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Screenshot Saturday Sundays: rad cabs, confused gulls and a woodland song

Bringing the (quite dead) band back together.

Screenshot Saturday Sundays! We're the last stop on the road to another working week - so why not stay a while, rest your legs, and soak up some of our lovely selection of screenshots, vids and gifs? This week: moody melodies, grimy bikers, reckless taxis and a bothersome door.

It's dark and dreary in the woods tonight, but nothing that can't be fixed with a light tune and lighter step.

In development by Mads Vadsholt and friends, The Forest Quartet is an eerie woodland trail about a dead singer trying to bring the back back together. There's a wonderfully otherworldly "melted" look to the way trees, fungi and undergrowth shift and throb, enhancing the all-too-static plasticity of later machinery - odd pipes and doodads that burst with life when brought back online.

Now, I only tend to call a taxi these days if I'm out on the town - but if Edinburgh's cabs were even half as wild as Hover Cabby's gravity-defying drivers, I think I'd rather walk.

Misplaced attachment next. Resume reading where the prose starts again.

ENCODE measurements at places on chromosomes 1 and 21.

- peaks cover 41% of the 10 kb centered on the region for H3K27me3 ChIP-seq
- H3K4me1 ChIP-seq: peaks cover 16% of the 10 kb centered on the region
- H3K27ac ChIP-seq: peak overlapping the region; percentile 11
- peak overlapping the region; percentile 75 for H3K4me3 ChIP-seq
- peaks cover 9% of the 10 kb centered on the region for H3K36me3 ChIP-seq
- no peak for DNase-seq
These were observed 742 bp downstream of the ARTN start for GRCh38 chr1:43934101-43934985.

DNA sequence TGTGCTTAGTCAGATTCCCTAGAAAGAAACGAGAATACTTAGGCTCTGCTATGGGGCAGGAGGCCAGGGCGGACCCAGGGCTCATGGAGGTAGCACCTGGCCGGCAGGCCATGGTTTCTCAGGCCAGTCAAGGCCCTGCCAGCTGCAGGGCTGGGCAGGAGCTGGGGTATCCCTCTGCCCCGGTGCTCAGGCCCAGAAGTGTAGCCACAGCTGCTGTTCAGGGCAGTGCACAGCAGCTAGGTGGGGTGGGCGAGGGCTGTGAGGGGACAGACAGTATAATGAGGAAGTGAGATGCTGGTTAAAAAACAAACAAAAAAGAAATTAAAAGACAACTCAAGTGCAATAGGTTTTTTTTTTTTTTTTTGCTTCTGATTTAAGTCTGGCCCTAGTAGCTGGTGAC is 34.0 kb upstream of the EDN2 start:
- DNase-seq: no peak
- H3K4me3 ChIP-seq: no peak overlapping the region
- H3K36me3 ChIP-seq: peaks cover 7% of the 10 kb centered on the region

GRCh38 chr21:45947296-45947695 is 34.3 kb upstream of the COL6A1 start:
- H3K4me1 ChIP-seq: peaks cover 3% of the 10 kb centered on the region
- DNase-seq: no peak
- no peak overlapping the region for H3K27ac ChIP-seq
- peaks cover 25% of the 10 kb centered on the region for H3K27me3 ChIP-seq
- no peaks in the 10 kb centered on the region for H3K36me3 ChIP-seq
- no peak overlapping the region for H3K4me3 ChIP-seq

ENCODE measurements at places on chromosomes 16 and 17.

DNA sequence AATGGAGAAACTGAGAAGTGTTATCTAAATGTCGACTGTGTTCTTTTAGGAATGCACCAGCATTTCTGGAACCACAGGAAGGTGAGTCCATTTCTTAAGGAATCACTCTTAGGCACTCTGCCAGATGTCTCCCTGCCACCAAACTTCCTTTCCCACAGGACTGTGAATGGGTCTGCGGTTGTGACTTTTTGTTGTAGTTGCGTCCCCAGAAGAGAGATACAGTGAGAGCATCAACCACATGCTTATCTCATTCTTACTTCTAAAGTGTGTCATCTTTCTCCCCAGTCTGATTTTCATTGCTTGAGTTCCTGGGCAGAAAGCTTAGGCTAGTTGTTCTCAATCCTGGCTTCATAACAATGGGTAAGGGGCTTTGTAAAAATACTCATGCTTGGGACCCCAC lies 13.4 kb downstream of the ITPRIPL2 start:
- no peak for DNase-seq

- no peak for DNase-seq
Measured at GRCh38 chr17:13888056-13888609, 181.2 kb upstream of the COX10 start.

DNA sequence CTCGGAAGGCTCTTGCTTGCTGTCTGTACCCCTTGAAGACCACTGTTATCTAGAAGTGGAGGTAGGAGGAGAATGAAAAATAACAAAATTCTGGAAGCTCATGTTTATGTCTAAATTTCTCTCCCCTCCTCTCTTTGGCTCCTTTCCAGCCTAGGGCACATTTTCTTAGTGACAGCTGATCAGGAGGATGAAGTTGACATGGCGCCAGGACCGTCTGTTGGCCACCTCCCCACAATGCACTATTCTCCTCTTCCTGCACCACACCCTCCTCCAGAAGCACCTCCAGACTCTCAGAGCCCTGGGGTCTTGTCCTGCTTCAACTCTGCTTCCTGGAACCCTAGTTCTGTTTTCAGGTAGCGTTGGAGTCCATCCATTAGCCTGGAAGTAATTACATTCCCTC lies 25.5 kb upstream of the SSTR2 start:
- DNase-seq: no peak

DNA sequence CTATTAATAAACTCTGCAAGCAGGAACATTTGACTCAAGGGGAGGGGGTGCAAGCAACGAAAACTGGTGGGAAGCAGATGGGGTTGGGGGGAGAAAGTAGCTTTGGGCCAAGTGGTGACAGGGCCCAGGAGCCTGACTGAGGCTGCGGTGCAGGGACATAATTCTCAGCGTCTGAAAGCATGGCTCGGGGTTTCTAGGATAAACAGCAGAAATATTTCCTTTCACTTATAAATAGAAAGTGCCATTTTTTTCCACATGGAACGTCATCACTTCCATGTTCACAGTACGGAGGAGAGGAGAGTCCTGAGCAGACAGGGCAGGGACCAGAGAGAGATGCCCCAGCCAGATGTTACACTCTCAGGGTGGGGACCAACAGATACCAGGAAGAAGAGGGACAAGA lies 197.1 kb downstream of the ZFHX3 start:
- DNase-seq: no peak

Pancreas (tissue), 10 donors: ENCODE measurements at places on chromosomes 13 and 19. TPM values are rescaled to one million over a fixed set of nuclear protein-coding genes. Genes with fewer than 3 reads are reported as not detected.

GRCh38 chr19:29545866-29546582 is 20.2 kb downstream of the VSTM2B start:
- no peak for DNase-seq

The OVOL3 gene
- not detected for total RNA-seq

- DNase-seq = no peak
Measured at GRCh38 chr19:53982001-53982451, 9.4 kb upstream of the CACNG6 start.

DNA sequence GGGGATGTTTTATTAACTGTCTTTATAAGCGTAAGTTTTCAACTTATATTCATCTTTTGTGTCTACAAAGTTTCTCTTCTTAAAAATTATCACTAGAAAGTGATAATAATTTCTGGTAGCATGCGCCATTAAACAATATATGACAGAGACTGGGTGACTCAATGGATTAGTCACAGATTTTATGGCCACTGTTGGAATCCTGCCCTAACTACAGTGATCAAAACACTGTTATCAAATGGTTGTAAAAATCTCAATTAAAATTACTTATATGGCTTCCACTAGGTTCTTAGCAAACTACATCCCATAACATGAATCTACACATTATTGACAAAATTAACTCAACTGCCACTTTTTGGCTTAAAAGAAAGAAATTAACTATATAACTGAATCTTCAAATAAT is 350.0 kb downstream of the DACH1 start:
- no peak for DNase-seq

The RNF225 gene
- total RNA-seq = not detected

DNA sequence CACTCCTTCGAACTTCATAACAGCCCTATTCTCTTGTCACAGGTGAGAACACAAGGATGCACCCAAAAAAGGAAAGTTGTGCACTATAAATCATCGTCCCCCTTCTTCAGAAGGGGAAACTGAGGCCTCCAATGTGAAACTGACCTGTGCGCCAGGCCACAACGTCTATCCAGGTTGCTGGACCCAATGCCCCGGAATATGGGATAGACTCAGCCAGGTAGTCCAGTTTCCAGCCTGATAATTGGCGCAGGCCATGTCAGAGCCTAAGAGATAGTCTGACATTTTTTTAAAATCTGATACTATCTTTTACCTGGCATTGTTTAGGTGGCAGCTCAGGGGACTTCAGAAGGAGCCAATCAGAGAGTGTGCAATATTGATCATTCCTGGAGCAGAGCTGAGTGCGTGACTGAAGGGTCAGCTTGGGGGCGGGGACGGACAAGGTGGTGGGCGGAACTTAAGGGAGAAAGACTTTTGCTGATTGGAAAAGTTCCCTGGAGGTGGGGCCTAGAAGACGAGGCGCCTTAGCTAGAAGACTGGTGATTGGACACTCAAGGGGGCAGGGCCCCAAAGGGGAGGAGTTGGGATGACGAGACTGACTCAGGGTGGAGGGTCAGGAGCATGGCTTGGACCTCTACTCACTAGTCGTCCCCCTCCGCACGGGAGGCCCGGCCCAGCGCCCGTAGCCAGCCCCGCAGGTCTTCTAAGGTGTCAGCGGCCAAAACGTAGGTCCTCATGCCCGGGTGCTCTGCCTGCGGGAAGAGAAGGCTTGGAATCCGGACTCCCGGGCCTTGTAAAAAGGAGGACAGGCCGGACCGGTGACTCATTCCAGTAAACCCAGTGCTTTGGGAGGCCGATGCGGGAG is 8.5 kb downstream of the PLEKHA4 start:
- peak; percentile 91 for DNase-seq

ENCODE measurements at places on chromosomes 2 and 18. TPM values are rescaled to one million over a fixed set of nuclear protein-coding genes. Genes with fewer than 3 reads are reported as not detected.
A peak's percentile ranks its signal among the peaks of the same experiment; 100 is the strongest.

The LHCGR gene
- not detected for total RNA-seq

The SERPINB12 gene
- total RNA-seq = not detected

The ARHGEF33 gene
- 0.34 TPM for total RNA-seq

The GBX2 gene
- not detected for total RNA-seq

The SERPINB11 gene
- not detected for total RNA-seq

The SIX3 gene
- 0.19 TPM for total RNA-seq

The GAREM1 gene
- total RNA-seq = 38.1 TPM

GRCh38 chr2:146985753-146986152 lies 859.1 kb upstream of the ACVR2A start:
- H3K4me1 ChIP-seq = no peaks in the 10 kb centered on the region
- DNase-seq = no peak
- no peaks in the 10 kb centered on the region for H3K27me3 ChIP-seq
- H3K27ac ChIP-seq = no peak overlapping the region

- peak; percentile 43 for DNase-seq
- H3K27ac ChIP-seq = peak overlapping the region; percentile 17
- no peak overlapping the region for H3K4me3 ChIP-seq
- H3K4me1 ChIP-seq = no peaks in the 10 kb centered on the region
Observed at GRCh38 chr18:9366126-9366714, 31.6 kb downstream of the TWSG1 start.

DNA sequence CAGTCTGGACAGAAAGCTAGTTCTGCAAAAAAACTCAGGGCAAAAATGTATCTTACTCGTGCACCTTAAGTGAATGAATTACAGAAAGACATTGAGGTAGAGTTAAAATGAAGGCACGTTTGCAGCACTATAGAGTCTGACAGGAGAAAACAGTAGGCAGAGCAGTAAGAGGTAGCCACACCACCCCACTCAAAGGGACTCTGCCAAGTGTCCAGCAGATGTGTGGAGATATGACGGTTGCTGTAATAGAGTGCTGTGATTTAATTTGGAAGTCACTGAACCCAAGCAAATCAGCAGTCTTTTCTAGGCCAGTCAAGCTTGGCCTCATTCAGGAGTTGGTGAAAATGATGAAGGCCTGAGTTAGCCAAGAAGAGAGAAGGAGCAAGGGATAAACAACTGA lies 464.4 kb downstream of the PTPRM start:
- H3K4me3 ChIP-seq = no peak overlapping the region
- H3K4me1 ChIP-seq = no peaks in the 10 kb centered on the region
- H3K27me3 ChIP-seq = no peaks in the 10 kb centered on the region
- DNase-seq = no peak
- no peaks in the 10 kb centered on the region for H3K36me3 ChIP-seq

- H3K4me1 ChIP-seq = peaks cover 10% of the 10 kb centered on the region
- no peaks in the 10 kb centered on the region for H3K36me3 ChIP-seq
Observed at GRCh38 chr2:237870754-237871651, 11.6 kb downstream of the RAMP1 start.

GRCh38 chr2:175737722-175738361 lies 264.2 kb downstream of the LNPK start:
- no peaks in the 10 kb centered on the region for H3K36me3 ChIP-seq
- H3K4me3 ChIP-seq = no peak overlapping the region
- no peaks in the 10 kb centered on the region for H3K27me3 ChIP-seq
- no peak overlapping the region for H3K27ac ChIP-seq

I do love me a game with a good sense of speed, and developer Alexander Birke's cab 'em up is absolutely throwing some spine-wrenching G-forces on screen. Described an an open-world courier game, Hover Cabby looks to be the first bit of The Fifth Element to Cloudpunk's Blade Runner, a blur of colour as you nip your passangers across a vibrant, vertical metropolis. I just hope there's a sick bag or two in the back seat.

Despite being called Mechajammer, our next game has nothing to do with giant robots. That doesn't mean it can't have its own share of clunking great machines, mind.

Coming from the folks behind Serpent In The Staglands and Copper Dreams (which made a screenshot saturday sundays appearance last year), Whalenaught have given the latter a new name and new art style in the form of Mechajammer, a "cyberpunk horror CRPG" on a grim future colony world.

I'll admit to not knowing about the switch until after writing this post, and I do reckon something's been lost in the switch to a grainier, more oppressive style. But they are quite good grains, a filthy smashing together of low-poly 3D props and sprite-based characters in an awfully moody palette. A "cosy RPG" it most certainly is not.

Finally: how many anthropomorphic seagulls does it take to open a door, anyway?

Now, this is ostensibly a game about skulking your way onto brass ships on the open seas. As that, it looks neat enough, sure. But in trying to demonstrate a range of door-opening animations, Gust Of Wind developer Samuli Lautjärvi has stumbled right into a slapstick routine.


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